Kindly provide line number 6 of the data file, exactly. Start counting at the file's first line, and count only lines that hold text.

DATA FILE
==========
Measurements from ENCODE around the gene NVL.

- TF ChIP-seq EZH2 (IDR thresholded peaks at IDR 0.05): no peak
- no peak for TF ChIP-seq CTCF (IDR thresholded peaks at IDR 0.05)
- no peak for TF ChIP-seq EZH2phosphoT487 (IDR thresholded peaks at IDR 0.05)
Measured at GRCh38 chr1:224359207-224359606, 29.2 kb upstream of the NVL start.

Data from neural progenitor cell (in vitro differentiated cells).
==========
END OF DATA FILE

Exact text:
Data from neural progenitor cell (in vitro differentiated cells).